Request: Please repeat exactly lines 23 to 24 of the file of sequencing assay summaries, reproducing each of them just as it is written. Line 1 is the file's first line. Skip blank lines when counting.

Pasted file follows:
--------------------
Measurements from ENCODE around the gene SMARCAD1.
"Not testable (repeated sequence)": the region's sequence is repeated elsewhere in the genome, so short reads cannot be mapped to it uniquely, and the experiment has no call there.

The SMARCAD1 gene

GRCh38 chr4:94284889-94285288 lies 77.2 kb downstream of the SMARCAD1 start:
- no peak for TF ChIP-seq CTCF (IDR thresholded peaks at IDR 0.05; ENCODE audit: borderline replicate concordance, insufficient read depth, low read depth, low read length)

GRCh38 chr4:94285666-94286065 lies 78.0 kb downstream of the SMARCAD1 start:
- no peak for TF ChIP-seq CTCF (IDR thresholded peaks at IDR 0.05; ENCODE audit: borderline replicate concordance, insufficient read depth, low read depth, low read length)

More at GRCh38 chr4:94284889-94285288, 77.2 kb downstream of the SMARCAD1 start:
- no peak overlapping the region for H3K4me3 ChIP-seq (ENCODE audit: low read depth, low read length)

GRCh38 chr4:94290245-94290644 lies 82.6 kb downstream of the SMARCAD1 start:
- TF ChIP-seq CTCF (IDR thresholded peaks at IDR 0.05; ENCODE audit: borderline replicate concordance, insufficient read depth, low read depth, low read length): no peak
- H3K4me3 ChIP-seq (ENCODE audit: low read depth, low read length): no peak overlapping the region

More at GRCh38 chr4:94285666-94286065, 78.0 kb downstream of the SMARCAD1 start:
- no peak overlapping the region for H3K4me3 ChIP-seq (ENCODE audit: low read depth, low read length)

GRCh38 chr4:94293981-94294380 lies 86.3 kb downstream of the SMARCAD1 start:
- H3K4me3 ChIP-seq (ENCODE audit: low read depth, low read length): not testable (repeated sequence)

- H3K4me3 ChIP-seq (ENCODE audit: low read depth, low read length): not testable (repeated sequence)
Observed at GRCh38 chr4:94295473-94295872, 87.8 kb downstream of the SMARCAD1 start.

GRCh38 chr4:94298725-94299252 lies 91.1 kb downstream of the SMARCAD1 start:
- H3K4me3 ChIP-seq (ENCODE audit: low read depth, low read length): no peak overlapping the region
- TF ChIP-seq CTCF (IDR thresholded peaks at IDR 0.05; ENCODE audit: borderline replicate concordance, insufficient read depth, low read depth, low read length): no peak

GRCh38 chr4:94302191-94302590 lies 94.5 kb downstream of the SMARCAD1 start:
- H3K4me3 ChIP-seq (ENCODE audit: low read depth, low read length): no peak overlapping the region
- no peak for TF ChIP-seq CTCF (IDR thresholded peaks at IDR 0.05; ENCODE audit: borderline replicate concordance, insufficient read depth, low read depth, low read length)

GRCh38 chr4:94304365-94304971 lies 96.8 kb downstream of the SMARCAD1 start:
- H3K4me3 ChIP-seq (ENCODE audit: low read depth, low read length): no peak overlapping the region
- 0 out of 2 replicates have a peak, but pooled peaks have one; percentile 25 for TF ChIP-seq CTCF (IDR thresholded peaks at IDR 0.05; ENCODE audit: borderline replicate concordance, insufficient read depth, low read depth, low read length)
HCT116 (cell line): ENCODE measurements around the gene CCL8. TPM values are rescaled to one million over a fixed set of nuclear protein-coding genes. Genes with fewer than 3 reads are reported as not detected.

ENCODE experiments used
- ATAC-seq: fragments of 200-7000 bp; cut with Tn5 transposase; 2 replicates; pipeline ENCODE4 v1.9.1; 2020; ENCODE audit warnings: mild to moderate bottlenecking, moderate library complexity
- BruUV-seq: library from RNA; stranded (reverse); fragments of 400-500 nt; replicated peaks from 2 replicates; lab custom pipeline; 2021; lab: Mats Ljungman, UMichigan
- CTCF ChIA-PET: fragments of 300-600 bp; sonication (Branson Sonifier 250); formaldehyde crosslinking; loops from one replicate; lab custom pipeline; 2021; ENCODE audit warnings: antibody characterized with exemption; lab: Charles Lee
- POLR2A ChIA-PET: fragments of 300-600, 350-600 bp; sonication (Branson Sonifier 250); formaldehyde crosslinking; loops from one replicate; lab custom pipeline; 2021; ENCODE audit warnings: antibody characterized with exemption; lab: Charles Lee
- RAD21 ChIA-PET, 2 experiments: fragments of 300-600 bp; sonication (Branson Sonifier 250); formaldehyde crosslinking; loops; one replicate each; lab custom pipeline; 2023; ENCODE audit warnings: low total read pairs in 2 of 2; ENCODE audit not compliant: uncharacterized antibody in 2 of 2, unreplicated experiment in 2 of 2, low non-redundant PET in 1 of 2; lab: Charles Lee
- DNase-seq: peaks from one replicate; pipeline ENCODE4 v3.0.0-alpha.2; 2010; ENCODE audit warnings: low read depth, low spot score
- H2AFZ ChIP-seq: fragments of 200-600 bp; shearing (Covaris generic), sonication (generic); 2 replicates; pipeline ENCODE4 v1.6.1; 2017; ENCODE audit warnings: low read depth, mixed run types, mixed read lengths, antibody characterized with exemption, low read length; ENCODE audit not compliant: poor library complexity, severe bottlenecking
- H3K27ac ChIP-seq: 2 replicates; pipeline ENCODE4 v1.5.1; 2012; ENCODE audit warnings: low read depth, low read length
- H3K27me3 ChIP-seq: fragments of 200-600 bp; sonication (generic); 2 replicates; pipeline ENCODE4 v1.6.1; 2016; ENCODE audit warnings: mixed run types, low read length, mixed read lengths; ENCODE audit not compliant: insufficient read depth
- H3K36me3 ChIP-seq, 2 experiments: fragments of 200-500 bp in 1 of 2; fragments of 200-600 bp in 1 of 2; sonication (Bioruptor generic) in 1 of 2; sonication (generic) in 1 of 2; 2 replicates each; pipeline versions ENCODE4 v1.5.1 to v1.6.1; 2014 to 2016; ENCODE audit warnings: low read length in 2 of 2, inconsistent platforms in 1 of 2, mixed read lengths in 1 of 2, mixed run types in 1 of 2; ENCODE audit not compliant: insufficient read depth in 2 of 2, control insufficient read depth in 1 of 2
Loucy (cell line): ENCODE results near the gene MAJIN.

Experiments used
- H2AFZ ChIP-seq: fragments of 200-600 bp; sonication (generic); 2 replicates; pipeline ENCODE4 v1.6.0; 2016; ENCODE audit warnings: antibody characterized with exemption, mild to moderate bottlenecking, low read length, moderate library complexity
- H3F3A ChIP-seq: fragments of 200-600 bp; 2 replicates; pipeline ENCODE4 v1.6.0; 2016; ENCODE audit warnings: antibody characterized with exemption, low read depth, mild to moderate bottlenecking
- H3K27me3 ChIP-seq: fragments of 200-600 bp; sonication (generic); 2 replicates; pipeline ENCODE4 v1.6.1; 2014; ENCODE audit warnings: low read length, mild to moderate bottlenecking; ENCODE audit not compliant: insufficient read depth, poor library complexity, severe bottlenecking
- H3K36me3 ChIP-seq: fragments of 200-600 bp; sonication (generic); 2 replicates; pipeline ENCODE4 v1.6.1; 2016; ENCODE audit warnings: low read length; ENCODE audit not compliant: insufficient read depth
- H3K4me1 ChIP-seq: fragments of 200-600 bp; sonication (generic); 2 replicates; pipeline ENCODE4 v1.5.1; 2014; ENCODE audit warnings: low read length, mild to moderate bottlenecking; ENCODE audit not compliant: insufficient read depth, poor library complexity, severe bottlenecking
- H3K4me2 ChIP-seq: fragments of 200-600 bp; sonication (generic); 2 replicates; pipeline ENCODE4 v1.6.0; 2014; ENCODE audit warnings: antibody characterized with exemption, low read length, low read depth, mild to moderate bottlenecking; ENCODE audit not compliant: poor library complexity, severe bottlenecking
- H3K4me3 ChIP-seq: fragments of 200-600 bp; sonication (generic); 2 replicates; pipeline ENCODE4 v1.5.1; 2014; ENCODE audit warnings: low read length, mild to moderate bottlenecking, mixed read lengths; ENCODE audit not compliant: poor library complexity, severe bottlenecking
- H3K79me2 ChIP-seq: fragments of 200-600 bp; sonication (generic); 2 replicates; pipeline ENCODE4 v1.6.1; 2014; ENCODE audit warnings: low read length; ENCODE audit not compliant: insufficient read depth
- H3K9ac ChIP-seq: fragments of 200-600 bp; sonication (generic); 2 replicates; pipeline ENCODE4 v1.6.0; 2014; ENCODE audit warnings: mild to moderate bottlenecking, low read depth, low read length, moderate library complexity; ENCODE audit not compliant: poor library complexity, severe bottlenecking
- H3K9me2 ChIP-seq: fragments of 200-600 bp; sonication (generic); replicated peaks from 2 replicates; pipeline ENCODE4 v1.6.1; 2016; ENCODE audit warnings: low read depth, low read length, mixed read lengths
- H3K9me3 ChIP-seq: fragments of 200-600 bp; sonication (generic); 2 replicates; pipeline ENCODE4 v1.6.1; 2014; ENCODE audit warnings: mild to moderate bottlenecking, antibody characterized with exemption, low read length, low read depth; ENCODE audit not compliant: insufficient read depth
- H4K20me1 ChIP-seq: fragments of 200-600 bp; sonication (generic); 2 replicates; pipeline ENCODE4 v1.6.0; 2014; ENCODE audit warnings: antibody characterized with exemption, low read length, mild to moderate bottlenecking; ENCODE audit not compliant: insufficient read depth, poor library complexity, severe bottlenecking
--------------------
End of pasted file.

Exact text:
- H3K4me3 ChIP-seq (ENCODE audit: low read depth, low read length): no peak overlapping the region
- no peak for TF ChIP-seq CTCF (IDR thresholded peaks at IDR 0.05; ENCODE audit: borderline replicate concordance, insufficient read depth, low read depth, low read length)